Prison Demons

California must exorcise state prisons of demons

Sunday, January 25, 2004 - "When corrupt people are watching over corrupt people, the only thing that results is corruption ."

-- Sen. Jackie Speier, D-Hillsborough

INMATES are not running California prisons. Guards are, but at times it is hard to tell which are the criminals. No state agency needs reform more than the California Department of Corrections. 

What Californians learned through a series of recent reports and inquiries has been a clarion call to correct alarming problems in our prisons. Testimony at state hearings portrayed the CDC as a "tarnished institution" whose leaders failed it, lost control of its investigative and disciplinary processes and allowed the California Correctional Police Officers Association to fill part of the void. 

Corrections is, in the words of critics, "out of control" and "morally bankrupt." Here is an overview: 

John Hagar, special master appointed by a federal judge, recommends ex-director of prisons Edward Almeida and his chief assistant be charged with criminal contempt for caving in to union pressure, improperly quashing a perjury investigation and misleading a federal inquiry. 

Rogue corrections officers adopted "a prisoner's mentality," forming gangs, aligning with prison gangs and adopting such practices as a "code of silence." Such complicity may have facilitated a riot. To enforce the code and discourage dissent, officers who didn't comply were reportedly intimidated, harassed and in one case perhaps driven to suicide. Hagar says the CDC "turned its head" in such incidents. 

The CCPOA, a major campaign contributor to ex-Govs. Pete Wilson and Gray Davis, has so much power that it is the "800-pound gorilla" in corrections policy, says former Inspector General Steve White. Hagar says it disrupted several criminal and administrative investigations in the past decade.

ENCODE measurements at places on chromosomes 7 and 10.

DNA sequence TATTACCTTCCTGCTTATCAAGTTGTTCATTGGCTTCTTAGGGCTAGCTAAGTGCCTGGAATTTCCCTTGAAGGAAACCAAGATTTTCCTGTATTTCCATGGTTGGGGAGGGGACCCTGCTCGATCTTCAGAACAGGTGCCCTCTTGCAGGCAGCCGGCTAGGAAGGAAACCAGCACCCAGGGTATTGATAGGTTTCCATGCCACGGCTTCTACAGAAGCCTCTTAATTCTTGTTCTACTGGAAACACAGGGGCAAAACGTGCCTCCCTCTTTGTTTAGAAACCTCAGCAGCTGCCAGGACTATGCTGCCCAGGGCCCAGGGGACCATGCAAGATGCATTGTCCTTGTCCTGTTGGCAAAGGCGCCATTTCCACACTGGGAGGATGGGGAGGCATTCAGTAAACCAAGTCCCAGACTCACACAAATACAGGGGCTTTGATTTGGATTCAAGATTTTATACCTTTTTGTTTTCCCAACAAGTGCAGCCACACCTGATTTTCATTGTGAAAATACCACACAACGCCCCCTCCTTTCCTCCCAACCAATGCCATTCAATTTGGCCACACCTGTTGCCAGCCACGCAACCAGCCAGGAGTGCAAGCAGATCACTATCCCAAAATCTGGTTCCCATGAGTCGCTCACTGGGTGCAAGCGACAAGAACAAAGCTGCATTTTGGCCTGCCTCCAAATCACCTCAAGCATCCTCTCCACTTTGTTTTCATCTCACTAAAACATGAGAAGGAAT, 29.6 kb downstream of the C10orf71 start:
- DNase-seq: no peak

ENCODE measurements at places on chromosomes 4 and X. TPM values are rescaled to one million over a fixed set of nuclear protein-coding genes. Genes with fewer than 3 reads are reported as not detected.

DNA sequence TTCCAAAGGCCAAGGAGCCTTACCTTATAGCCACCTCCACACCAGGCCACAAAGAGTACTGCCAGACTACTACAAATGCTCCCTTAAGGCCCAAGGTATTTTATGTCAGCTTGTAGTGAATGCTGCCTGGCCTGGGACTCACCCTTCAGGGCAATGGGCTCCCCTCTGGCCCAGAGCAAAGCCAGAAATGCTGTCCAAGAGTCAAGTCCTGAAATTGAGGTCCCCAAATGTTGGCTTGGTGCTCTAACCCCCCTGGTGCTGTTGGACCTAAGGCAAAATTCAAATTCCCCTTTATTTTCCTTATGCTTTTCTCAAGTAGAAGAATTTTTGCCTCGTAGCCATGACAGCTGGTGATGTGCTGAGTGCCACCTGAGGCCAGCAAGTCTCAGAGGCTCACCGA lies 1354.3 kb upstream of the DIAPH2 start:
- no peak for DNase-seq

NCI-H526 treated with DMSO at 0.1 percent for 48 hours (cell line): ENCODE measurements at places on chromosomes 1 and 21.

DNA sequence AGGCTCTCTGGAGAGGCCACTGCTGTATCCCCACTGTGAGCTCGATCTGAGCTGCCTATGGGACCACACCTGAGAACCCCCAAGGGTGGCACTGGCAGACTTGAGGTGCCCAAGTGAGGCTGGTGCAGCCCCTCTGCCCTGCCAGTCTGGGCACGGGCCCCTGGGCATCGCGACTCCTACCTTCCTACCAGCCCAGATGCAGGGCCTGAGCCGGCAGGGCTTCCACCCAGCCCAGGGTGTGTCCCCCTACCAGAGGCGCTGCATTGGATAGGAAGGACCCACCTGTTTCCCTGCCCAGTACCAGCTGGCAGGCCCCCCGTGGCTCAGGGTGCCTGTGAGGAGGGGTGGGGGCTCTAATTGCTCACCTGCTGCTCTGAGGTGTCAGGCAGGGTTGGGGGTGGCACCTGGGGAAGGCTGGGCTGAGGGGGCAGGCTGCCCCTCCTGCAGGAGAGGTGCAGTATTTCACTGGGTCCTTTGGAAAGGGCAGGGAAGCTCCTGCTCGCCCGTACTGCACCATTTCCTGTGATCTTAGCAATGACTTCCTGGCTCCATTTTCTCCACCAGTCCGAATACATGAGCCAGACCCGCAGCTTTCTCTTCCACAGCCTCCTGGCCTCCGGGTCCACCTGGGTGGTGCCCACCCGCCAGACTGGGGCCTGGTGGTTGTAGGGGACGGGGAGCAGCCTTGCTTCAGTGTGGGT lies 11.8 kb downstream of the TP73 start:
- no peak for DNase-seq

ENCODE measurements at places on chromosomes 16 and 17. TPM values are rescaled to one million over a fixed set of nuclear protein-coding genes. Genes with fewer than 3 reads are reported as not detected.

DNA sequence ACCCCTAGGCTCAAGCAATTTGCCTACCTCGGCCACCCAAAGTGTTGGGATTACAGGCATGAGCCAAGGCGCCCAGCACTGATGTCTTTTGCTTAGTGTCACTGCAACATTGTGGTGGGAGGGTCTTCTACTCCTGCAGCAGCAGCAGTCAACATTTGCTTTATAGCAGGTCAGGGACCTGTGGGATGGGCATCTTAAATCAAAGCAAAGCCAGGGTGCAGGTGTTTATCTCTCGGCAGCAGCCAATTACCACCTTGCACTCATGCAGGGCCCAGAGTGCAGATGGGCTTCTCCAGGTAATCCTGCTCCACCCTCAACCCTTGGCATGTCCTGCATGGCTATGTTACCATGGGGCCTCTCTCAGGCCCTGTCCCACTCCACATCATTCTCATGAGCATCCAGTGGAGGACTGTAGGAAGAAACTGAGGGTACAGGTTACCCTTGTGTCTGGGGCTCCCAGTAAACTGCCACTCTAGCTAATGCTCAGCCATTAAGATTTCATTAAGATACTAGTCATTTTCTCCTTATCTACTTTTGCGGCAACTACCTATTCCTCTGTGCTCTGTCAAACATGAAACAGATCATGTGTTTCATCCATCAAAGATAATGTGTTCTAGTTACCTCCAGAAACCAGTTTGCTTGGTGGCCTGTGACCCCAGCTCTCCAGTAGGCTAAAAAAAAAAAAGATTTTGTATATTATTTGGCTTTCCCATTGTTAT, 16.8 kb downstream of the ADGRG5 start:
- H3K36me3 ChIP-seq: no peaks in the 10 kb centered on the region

CDC overspent its budget by $1.4 billion over five years. The largest overrun was $544.8 million, mostly for "unexpected overtime," in 2002-03. 

Although Gov. Arnold Schwarzenegger proposes cutting $400 million from the CDC budget, his administration also approved $454 million in overdrafts. Thus, top prison guards earn more than $100,000, twice their salary. Davis, to whom CCPOA donated $3.4 million, increased their wages 37 percent in five years, adding $518 million a year to costs. 

Schwarzenegger plans to cut the Inspector General's office that investigates prisons from 117 to 6 people and fold it into the CDC. Speier and Sen. Gloria Romero, D-Los Angeles, co-chairs of Senate Select Committees on Government Oversight and the California Correctional System, want the office restored and to remain independent. 

We agree. But too little was done by the IG to address prison problems under Wilson and Davis. If the office survives, it must pursue its task with new zeal. 

To begin correcting the problems, we recommend that: 

An experienced, committed, no-nonsense, reform-minded CDC director be hired. 

Members of the CDC bureaucracy and unions who participated in criminal conduct and a cover-up be prosecuted and, if convicted or found to have acted improperly, fired. 

That the independent IG's office be salvaged and its manpower and budget partially restored. 

Strong legislative oversight of CDC and prisons be initiated. 

That the CCPOA's wings be clipped, its culture changed and the CDC regain control of its prisons and employees. 

That political donations by unions and associations of state employees be studied with an eye toward limiting them. 

That future reports on prison conditions and conduct be made public, as Speier suggests, and the IG be given more power to refer criminal matters to prosecutors. 

That Schwarzenegger take another whack at the CDC budget. Cuts offset by overtime pay don't count. A more creative approach to parole violations could return fewer persons to prison and help consolidate a few penitentiaries. 

CDC must be fixed. Gov. Schwarzenegger and the Legislature need to exorcise its demons, ASAP. 

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